Ganja is going mainstream.
These days, soccer moms and punk rockers alike are visiting weed distilleries to buy a little green for recreational use.
As more and more states legalize and decriminalize marijuana, the drug is increasingly being treated like a commodity.
You see, legalization leads to greater supply and distribution, which in turn leads to lower prices.
Now, there isn’t a weed exchange (yet), but Price of Weed, a global index for marijuana sales, serves as a repository for tracking the price of both legal and illegal marijuana sales across the country.
Buyers can anonymously submit the price, amount, and location of a weed sale. The website’s users can then check the index to find out how much they can expect to pay for weed on, say, their spring break in California, so they’ll know if they’re getting overcharged.
The data also allows you to track trends in marijuana pricing.
Using data from Price of Weed, The Washington Post recently reported that the average price of an ounce of marijuana in the United States is $286.35. And eighth would be about $36.
The Post also used that data to create a map showing how expensive weed is across the country compared to the average national price.
Following the Green
Since this data collection is voluntary and marijuana is still illegal in most states, it’s hard to get a clear picture of why prices are where they are.
Still, it seems that a high supply – such as you would have in states where growing or buying the drug is legal – leads to lower prices.
Weed is cheapest in Oregon, Washington, and Colorado, which have legalized the recreational use of the drug, and California, which legalized medical marijuana in 1996.
Prices are also low in areas that are known for marijuana production, such as the “Emerald Triangle” – Humboldt, Mendocino, and Trinity counties in California – and in Kentucky and Tennessee.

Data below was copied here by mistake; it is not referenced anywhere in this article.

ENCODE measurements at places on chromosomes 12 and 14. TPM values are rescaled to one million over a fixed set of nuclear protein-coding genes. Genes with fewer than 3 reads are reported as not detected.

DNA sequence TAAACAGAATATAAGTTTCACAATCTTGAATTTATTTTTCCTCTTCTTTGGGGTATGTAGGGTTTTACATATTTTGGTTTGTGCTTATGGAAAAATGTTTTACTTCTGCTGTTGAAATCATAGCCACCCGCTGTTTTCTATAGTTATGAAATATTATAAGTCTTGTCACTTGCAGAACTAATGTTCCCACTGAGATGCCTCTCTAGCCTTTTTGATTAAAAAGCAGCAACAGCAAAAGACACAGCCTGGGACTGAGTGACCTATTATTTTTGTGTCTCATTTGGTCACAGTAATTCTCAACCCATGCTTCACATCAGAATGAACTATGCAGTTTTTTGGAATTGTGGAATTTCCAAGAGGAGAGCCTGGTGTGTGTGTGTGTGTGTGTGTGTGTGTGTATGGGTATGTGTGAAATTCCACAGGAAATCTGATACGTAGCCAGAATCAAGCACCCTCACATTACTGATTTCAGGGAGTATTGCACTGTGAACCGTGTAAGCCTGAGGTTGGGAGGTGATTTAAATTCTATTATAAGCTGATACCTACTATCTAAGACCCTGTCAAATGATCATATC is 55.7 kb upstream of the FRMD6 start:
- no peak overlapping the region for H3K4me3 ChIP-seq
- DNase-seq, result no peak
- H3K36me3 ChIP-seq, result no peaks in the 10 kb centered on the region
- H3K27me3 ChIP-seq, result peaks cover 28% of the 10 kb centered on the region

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The Post also reported that in 2011 the Price of Weed’s data showed that the national average of an ounce was about $314. The price may have started dropping due to Colorado and Washington legalizing recreational use in 2012.
A Hazy Future
“With legalization, those risks are eliminated. Legalizing marijuana and allowing it to be industrially farmed like any other agricultural commodity will cause the production and distribution costs to eventually plummet,” said Kilmer.
But Harvard economist Jeffrey Miron contradicted this opinion in his essay published on CNN.com. Miron thinks prices would go down even further if the federal government legalizes weed, but they won’t drop too much more because the number of marijuana users won’t increase all that much.
Instead, Miron says nationwide legalization would make the weed market more complex, with a variety of expensive, high-end, and super-cheap weed products.
It’s strange and interesting to imagine what the future holds for the marijuana market. Futures contracts? Price hikes due to bad weather? Supply shortages from transportation strikes?
Perhaps even a trader from the marijuana desk writing for Wall Street Daily.